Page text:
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U. enters into contract to purchase liquor license

The University has entered into a contract with local restaurateur Jack Morrison to purchase a liquor license for $1.5 million, according to records obtained by The Daily Princetonian under a request from the town of Princeton.

Morrison had previously purchased the license for about $1 million, according to Planet Princeton. Hedeclined to comment.


Terra Momo, a local restaurant group, had previously ended lease discussions with the University that had started in 2013, in which Terra Momo would have operated the restaurant and café area in the forthcoming Arts and Transit Neighborhood.

Ending the discussions was mutual and “amicable,” and the issue of obtaining a special permit liquor license was not a factor, Terra Momo Group co-owner Raoul Momo said. He declined to specify the reason behind the termination of the negotiation.

“It was a business decision,” Momo said. “Every company has opportunities, and [Terra Momo] made a decision not to pursue this one.”

Liquor licenses in New Jersey towns cannot exceed a certain number determined by the town's population. Although all of the liquor licenses in Princeton are currently taken, Morrison's license is the only one that is unused.

The University will look both within and beyond Princeton to choose another operator for the eateries, University spokesperson Martin Mbugua said.

Initial drafts of the agreement drawn between Terra Momo and the University included a clause stating Terra Momo would have to exercise “its reasonable best efforts to obtain and pay for a liquor license at its own expense,” according to documents obtained by Planet Princeton.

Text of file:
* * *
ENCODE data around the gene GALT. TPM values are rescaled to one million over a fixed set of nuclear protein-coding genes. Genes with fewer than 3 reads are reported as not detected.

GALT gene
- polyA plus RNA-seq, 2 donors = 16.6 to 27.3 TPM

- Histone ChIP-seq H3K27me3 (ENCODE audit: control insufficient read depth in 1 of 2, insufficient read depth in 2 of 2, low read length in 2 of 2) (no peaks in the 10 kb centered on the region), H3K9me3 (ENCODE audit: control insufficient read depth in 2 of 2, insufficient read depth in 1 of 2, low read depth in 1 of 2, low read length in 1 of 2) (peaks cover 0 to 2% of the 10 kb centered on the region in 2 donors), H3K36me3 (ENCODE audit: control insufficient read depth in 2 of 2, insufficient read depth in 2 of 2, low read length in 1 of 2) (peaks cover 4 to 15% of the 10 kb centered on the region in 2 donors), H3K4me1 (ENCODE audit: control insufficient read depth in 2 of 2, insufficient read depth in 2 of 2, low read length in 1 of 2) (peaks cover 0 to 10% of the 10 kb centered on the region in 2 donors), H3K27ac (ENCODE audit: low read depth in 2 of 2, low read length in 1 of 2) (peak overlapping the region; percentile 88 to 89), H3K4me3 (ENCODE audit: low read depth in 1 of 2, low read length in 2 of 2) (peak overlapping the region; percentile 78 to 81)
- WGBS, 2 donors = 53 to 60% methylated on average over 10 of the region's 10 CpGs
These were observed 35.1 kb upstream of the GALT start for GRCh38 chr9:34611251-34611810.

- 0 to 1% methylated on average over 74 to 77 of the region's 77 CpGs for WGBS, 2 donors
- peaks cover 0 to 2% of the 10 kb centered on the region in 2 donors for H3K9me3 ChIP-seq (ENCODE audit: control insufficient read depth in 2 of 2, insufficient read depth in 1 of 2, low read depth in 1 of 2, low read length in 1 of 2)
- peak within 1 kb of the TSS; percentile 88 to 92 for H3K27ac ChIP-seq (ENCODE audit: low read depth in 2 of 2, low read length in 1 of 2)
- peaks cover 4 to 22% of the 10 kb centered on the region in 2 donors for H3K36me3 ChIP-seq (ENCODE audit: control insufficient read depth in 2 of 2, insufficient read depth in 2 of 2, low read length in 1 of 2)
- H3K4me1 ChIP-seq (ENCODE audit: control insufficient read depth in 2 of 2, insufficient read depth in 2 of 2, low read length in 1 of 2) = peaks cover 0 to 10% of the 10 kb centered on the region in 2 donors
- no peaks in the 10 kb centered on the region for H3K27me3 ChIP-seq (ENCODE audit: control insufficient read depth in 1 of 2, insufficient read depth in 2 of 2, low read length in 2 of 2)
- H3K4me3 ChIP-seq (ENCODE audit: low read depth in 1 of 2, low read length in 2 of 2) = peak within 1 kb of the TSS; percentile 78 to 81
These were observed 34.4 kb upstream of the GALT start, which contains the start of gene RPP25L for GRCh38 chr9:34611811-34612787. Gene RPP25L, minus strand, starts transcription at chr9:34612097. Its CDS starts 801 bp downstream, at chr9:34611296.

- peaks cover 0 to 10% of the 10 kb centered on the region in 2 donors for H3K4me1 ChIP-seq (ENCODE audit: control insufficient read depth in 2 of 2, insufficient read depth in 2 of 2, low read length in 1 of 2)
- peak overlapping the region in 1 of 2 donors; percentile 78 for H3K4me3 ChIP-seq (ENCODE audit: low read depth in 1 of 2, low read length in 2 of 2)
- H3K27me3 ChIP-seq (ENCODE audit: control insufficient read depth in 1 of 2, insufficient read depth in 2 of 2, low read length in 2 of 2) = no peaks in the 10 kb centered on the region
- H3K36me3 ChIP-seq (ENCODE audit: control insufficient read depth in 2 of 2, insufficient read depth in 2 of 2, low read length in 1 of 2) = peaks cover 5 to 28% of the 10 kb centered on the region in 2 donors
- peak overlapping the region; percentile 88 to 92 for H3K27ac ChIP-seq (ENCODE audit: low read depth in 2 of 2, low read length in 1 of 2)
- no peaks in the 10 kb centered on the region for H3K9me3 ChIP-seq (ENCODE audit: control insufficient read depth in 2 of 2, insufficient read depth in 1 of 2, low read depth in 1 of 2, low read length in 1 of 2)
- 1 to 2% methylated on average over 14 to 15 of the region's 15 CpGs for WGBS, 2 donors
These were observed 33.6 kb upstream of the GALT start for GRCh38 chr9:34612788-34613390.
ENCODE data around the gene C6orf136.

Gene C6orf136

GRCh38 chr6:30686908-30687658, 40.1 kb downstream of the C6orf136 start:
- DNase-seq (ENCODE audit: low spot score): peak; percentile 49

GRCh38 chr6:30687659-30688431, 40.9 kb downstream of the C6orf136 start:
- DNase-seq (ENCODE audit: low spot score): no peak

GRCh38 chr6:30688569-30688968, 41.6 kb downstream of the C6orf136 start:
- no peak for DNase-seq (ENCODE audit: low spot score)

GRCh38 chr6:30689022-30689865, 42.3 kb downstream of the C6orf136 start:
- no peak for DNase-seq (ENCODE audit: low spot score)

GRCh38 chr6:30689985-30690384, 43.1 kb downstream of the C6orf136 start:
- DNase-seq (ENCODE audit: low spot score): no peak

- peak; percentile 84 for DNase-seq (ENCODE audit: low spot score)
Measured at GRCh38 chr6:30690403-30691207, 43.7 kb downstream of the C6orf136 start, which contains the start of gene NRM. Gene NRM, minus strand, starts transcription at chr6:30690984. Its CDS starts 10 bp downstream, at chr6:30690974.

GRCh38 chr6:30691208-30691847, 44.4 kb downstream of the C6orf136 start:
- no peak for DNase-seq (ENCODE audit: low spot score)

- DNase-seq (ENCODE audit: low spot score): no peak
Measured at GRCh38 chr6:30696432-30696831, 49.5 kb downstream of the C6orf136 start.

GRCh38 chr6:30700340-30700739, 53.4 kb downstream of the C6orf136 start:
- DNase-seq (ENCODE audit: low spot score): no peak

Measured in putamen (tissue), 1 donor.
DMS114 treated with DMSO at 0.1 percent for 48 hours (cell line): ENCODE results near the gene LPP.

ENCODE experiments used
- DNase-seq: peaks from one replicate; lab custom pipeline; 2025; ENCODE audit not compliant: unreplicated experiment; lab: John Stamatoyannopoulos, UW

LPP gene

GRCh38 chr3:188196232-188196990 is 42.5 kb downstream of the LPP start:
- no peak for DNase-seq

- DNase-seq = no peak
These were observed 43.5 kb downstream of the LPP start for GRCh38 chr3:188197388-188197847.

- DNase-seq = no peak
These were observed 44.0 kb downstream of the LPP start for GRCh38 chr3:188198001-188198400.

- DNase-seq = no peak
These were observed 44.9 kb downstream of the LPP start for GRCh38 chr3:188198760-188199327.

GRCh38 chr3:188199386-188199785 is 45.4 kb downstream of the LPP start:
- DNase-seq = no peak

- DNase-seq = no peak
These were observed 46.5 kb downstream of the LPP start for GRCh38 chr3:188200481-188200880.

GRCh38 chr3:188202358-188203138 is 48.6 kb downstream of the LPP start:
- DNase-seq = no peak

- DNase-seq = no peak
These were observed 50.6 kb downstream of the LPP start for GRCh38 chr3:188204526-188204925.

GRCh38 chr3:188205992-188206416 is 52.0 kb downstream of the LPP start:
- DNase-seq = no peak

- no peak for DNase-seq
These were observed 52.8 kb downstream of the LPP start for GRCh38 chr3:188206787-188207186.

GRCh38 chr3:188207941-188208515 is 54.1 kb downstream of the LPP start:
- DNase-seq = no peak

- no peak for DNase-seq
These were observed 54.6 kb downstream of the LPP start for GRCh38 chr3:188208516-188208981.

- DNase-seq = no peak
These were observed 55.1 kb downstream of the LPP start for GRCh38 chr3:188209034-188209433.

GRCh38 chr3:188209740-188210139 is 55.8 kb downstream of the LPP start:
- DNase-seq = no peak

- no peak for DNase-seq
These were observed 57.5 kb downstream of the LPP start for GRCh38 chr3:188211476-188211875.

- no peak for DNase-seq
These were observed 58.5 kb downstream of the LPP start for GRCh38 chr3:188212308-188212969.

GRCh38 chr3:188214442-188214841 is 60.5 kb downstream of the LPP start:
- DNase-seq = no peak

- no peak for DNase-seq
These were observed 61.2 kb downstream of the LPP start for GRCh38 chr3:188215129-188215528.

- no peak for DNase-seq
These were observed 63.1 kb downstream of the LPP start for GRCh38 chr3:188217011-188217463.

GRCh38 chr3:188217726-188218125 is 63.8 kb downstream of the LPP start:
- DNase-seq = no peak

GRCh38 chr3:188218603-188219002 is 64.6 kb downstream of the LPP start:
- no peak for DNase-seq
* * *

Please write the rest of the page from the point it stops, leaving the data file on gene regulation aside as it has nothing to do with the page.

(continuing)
However, Terra Momo did not consider purchasing a liquor license from another business because it would be prohibitively expensive, Momo said in an interview with the ‘Prince’ in October.

Momo said the restaurant group also briefly considered filing for a special concessionaire’s permit to serve alcohol in the eateries, a type of permit that the state grants to businesses that are deemed to be of public benefit.

Ultimately, Terra Momo decided not to file an application for the permit because the University, unlike most recipients of the permit, operates on public property, Momo said.

The restaurant and café were originally slated to open in summer 2015, and according to Mbugua, the search for a new operator is not expected to delay its completion.

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“The project remains on track, and the specific opening date will be determined in coordination with the new operator,” Mbugua said.